Political hope

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We, as humans, are instinctively social beings, organizing ourselves into groups and societies. This form of collaboration offers us security and allows us to flourish. Within these social organizations, whether they are at the international, the state, or the sub-state level, similar questions arise: how do we prosper as a society with a limited number of resources?

The day to day running of a society is known as governance, but the decision made on how to allocate finite resources is the domain of politics. This is where we see competing ideas on whom should get those resources, and how they should receive them. These decisions are what we deliberate over, and it is where we see much contention arise.

Conflict is a natural part of our daily lives, and for the most part it is quite minor. It is healthy to have disagreements with others, and the world would be quite dull without it. The secret of being successful with contentious issues is to try to understand all the positions of the other parties, and to explore the common interests that lie below the surface. Such endeavours can bring forth compromise, along with mutually acceptable solutions.

We live in society, however, where we have been taught to be adversarial, to look to ‘zero-sum’ solutions (all or nothing) to problems, which can be detrimental to the fabric of society. This approach only produces winners and losers, polarizing our communities, and undermining the respect needed for our world to be functional.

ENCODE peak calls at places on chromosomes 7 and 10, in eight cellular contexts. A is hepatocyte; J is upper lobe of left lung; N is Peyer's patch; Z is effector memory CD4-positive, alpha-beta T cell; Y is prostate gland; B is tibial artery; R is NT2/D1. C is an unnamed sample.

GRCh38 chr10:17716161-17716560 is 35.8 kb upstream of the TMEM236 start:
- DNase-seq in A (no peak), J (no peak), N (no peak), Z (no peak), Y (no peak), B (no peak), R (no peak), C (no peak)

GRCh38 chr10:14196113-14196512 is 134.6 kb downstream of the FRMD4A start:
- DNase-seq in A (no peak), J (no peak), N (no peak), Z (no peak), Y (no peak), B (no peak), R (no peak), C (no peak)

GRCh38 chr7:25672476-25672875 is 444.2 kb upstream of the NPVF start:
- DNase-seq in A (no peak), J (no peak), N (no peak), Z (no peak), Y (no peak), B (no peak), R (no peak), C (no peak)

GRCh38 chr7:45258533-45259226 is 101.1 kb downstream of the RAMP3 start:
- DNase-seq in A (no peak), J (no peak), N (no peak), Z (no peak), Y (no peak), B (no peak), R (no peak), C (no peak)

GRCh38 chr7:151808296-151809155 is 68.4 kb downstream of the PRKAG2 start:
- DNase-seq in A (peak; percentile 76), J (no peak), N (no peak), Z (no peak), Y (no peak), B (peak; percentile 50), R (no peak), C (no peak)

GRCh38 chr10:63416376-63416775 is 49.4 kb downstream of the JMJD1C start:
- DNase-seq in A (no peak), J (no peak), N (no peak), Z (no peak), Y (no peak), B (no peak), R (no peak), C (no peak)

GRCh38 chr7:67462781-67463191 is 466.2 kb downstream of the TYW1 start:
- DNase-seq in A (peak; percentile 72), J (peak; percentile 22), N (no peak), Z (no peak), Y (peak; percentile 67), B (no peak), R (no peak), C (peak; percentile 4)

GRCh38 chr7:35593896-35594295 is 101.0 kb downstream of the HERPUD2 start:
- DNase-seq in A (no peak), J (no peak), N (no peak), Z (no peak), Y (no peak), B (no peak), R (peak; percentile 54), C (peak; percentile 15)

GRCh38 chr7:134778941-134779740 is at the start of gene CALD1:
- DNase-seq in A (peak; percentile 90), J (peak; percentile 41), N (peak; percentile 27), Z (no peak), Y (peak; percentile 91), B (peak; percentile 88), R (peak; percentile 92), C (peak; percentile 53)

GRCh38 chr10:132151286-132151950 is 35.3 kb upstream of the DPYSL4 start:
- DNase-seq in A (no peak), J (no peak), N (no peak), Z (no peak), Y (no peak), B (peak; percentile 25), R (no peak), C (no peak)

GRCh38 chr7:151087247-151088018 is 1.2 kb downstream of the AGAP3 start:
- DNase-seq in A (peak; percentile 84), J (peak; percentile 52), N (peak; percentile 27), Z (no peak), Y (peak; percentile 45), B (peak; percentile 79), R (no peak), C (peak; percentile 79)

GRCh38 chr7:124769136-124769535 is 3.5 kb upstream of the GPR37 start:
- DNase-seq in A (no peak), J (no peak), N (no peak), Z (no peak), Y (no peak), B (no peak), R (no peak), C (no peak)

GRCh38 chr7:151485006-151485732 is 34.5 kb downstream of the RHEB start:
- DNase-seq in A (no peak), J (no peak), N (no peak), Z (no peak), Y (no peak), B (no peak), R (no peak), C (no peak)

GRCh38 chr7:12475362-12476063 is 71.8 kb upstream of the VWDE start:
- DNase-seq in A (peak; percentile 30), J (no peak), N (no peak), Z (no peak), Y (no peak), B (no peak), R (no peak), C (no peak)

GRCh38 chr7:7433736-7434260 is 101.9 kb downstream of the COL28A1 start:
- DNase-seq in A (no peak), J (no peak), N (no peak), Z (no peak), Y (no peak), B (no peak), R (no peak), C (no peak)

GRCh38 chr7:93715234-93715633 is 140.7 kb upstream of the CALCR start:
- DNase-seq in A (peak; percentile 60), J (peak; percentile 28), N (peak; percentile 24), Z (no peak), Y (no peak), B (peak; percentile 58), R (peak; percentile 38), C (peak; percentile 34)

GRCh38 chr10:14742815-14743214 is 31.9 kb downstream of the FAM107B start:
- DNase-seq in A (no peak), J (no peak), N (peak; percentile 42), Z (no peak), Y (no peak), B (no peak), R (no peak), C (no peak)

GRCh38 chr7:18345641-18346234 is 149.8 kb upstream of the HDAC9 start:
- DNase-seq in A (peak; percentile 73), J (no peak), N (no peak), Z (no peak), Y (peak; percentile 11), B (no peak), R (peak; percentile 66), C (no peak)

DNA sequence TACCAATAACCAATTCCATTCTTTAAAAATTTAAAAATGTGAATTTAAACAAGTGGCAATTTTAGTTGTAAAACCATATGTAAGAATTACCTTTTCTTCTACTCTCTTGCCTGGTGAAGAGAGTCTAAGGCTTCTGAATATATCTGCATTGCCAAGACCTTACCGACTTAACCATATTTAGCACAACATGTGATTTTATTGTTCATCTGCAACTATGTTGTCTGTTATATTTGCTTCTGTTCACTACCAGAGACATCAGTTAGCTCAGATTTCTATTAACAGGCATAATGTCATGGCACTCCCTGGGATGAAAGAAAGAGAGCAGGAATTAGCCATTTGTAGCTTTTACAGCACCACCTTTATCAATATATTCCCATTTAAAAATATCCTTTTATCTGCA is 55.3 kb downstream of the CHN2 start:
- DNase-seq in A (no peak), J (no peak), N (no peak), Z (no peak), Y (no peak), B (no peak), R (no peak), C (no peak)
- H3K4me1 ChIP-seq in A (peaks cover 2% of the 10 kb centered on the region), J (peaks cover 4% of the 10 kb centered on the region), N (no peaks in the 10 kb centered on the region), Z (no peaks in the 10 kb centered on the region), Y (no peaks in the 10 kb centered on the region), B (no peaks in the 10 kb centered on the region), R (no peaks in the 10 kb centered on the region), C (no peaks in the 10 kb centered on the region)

Wherever we look today in politics, through whatever medium we follow, this seems to be the modus operandi of not just our politicians, but citizenry as a whole. The politics of the United States has dominated the media over the past year, which has been a distraction. Be we have not been immune up here in Canada. Alberta’s politics, along with our own community’s politics, here in St. Albert, has been plagued with such negativity, with people becoming entrenched in their positions.

Will we be able to climb down from these political hills to work together in the future?

This is an interesting question to ponder as we herald in the new year, for this time of year is the harbinger of hope. Though there were many conflicts in the past, can we find hope in a more collaborative future? As social beings, we have to learn to live and work together, and we have the human potential to do so. Being divided and placating the interests of specific factions within society never works, but through striving to be better, to improve upon all aspects of society, and ourselves, we can be more prosperous.

Happy New Year, and may your hearts be filled with hope!

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About Author

John Kennair

John Kennair is an international consultant and doctor of laws who lives in St. Albert.